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Survey about earthquakes

in California
1. What do you think are the biggest problems after (occured) earthquakes?
e) Destroyed infrastructure (bridges etc.)

2. What was the magnitude of the most intensive earthquake you’ve ever
Magnitude (Richter scale):
e) 6-7

3. How often do earthquakes occur in your area?

I can't answer this question with the options provided. There may be daily
earthquakes up and down California, but if you talking about feeling earthquakes,
it's more like yearly. No where near monthly.

4. What arrangements does the government make concerning the limitation of

c) Earthquake-proved“ buildings, bridges (elastic)

5. Does the government participate in the compensation for damage (destroyed

house)? If yes how much?
That sounds like more of a personal insurance issue. There are relief efforts if
needed, but I don't know the percentage that comes from the government.

6. In what way are you prepared/shielded against earthquakes?

d) I’m not prepared at all, nor shielded.
e) Earthquakes usually don’t affect me

7. What are you concerned with most at the moment?

a) Economic crisis

8. How often do you think about earthquakes and their danger?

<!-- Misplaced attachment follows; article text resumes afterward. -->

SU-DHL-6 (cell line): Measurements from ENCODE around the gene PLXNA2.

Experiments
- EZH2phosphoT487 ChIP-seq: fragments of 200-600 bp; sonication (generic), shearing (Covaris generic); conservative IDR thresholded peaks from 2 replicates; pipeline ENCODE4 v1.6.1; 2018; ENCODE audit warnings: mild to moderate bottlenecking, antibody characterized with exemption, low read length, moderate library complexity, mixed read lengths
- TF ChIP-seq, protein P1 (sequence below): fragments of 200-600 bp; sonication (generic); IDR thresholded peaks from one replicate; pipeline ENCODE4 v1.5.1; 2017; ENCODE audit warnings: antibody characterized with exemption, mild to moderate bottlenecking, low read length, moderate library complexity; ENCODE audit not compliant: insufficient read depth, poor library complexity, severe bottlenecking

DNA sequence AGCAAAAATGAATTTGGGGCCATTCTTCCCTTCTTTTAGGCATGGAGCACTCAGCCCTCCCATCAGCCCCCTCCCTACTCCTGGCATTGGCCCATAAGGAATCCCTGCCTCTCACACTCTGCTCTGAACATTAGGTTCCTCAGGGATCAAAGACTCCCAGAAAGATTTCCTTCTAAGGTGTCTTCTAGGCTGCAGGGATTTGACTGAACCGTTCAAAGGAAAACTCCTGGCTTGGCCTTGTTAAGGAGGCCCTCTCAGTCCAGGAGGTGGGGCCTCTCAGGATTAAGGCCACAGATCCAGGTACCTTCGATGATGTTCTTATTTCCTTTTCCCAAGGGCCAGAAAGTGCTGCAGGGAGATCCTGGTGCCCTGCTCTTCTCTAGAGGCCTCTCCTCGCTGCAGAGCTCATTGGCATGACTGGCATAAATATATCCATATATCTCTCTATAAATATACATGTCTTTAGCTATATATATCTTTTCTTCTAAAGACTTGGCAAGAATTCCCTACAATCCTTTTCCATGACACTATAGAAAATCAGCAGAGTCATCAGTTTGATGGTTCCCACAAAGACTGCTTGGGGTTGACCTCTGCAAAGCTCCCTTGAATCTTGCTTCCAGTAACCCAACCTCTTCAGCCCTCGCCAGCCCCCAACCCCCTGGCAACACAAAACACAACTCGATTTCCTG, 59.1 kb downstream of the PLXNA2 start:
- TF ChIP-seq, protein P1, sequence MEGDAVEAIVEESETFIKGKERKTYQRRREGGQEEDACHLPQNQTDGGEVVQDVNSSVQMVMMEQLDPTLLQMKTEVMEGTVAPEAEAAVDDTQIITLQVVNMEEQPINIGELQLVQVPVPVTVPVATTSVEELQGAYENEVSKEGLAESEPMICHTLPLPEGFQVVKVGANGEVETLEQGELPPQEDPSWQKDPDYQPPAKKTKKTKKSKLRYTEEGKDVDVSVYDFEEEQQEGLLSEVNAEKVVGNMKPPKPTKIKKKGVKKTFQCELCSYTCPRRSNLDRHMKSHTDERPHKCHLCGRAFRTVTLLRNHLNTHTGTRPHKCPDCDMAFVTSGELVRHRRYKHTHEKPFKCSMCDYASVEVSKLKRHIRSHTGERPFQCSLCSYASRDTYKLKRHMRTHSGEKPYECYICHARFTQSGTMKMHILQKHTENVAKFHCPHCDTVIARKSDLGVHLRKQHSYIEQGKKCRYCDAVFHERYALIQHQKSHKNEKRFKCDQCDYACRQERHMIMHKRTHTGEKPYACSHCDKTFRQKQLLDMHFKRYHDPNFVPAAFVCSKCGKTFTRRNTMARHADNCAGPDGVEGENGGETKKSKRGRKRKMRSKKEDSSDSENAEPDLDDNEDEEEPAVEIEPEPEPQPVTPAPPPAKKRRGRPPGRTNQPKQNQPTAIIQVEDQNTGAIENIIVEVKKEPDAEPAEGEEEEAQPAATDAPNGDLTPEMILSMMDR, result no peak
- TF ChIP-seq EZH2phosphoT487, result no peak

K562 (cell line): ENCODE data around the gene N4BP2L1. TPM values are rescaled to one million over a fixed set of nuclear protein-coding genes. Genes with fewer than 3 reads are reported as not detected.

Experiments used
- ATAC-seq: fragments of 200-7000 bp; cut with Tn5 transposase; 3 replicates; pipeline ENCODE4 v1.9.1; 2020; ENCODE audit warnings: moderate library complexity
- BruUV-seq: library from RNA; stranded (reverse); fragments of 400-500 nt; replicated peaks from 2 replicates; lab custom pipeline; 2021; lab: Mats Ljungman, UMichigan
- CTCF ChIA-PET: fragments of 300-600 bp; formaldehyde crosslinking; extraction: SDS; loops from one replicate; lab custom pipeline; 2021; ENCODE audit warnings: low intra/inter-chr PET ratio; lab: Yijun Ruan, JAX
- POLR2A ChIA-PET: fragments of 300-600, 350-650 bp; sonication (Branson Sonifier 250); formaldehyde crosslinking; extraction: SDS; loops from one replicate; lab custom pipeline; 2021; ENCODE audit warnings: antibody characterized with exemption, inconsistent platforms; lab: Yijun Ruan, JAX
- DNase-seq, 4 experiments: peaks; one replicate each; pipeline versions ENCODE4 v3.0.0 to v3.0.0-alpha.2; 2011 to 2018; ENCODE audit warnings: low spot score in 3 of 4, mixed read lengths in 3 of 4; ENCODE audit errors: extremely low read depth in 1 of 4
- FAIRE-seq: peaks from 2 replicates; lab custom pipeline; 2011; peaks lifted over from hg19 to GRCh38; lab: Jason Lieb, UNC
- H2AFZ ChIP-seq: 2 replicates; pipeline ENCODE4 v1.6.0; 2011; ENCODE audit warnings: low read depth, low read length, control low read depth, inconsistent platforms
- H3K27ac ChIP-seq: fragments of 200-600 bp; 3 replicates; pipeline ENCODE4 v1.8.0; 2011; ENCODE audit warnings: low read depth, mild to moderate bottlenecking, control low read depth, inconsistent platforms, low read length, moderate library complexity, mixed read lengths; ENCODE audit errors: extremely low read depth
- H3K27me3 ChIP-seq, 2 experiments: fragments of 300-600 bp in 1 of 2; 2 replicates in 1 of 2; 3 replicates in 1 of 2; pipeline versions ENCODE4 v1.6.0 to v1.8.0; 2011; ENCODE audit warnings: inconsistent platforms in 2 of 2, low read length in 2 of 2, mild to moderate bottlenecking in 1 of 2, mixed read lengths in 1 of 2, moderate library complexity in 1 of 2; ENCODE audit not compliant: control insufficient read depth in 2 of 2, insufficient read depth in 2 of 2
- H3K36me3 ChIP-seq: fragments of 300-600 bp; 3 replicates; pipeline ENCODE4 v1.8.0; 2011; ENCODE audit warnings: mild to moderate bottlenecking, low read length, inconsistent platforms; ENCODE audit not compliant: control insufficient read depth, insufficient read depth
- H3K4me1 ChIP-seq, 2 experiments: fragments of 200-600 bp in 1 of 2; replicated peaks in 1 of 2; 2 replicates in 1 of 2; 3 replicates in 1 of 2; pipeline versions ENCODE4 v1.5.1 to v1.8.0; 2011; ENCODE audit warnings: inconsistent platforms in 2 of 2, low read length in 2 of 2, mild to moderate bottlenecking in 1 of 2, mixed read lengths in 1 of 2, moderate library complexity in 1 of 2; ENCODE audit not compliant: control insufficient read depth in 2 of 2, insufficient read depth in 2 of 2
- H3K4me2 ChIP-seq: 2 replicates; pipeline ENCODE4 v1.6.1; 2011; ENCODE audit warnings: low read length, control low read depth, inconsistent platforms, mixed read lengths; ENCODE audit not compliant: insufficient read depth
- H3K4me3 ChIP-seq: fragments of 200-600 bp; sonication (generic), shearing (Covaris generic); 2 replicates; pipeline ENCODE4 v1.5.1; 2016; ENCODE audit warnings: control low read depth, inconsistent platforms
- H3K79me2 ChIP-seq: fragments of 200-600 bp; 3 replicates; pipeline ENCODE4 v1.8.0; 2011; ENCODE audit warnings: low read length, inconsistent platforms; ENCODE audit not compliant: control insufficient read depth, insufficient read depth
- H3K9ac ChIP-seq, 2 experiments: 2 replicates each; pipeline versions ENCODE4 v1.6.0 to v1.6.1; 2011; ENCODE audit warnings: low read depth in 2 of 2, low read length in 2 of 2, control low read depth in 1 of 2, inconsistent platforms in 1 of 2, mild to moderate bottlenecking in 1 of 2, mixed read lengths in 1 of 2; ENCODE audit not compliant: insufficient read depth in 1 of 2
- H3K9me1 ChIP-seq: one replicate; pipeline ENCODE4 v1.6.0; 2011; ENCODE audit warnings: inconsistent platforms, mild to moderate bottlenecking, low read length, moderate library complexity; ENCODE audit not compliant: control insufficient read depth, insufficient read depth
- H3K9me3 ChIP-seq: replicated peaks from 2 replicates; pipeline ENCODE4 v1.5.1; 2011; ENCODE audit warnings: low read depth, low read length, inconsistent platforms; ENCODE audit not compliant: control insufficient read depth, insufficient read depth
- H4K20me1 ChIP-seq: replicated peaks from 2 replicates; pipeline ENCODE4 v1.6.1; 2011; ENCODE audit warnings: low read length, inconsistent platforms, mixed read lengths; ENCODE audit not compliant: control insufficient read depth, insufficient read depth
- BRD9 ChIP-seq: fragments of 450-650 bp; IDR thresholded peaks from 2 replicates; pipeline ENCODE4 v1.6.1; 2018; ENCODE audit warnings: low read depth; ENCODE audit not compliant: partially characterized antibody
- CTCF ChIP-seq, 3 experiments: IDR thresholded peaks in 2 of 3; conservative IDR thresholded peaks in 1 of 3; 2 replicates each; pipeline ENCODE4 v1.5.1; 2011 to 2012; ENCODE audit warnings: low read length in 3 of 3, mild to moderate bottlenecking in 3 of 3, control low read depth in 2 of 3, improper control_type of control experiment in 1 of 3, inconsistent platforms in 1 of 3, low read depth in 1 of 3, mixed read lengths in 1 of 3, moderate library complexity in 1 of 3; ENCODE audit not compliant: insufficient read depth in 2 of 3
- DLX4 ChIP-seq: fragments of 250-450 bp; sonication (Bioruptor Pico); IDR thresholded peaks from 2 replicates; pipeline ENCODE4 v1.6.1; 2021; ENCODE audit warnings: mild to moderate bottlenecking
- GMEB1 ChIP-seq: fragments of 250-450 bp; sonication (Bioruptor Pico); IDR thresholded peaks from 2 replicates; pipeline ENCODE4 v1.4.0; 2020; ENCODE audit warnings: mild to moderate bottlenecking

e) Monthly
(This question would be better if the options were qualified/rated as: All the time,
Often, Sometimes, Never)

9. What scenario makes you most afraid?

d) An assault
10. Suppose, an eathquake destroyed your house, what would you do?
b) Rent a flat in the same town (already rent)

11. In what way are you interested/engaged in earthquake researches?

d) I’m not engaged, but I usually look for new discoveries (I think articles on
earthquakes are interesting to read, but I'm not personally looking for new
discoveries. Is that what you meant?)

12. Where do you get the information? (linked to question before)

a) Newspaper
e) TV

Interview: USGS Quake Expert on Likelihood of 9.0 Earthquake in California

and Pacific Northwest

On Friday, after the massive earthquake and subsequent tsunami had hit Japan,
Gretchen Weber of KQED's Climate Watch spoke with Tom Brocher, Director of
the Earthquake Science Center at the U.S. Geological Survey in Menlo Park. Pretty
interesting conversation for those of us who live in quake territory. After cautioning
to be mindful of the tsunami's effects for 12 hours after the first waves struck (the
tsunami advisory has now been canceled), he got into the subject of giant

Some things that Mr. Brocher pointed out:

 The type of giant quake that hit Japan Thursday is not expected to
menace the Bay Area, where the 7.9 quake of 1906 is thought to be at
the upper limit of quakes in the area. The Japan quake was 30 times
larger than the 1906 quake, and 900 times the size of the Loma Prieta
temblor in 1989.
 North of California, however is another story. A magnitude 9.0 or
above quake in the Pacific Northwest is expected. Those quakes,
which are the product of vast and deep faults, are characterized by
their severity and the duration of shaking when they strike. Brocher
said strong shaking lasted for 3-5 minutes during Thursday's tembler.
 A quake in the 9.0 range occurs in the Pacific Northwest region every
300 - 500 years. The last one was in 1700, which scientists know